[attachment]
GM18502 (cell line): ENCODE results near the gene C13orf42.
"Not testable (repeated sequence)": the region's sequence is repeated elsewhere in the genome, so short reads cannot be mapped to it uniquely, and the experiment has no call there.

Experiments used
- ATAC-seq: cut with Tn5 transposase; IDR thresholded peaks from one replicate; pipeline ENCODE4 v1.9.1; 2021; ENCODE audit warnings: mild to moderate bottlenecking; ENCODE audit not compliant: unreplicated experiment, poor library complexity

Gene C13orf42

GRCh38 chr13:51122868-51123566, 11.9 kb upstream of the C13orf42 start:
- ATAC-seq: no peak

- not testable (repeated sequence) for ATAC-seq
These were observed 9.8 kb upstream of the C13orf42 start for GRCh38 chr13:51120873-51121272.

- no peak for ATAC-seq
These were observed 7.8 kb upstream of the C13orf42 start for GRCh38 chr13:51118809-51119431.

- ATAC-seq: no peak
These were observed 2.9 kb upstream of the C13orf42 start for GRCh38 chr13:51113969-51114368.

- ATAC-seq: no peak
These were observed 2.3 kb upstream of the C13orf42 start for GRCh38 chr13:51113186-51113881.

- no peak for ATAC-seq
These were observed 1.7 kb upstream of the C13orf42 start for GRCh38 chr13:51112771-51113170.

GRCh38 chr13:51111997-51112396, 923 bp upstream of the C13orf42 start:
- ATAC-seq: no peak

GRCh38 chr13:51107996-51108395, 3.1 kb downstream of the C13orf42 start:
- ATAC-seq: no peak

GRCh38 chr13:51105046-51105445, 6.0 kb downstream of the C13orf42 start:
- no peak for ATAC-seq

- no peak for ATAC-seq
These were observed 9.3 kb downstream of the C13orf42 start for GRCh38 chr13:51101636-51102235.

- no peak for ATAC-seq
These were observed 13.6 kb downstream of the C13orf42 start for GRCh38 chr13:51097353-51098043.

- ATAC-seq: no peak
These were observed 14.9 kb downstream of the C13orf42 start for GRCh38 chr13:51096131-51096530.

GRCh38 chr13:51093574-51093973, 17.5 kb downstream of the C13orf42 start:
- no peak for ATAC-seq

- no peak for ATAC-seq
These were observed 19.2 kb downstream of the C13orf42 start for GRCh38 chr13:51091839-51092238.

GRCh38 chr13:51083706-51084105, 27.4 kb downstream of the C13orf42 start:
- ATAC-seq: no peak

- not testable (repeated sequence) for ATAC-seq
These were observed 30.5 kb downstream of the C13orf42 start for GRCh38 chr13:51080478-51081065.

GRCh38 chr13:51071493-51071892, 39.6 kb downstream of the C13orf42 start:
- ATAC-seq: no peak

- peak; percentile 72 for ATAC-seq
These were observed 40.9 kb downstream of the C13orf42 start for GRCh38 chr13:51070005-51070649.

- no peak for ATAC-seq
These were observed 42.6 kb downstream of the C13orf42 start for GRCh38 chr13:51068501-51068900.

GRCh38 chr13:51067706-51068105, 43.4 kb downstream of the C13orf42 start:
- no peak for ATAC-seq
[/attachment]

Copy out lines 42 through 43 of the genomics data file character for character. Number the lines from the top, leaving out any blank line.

- no peak for ATAC-seq
These were observed 42.6 kb downstream of the C13orf42 start for GRCh38 chr13:51068501-51068900.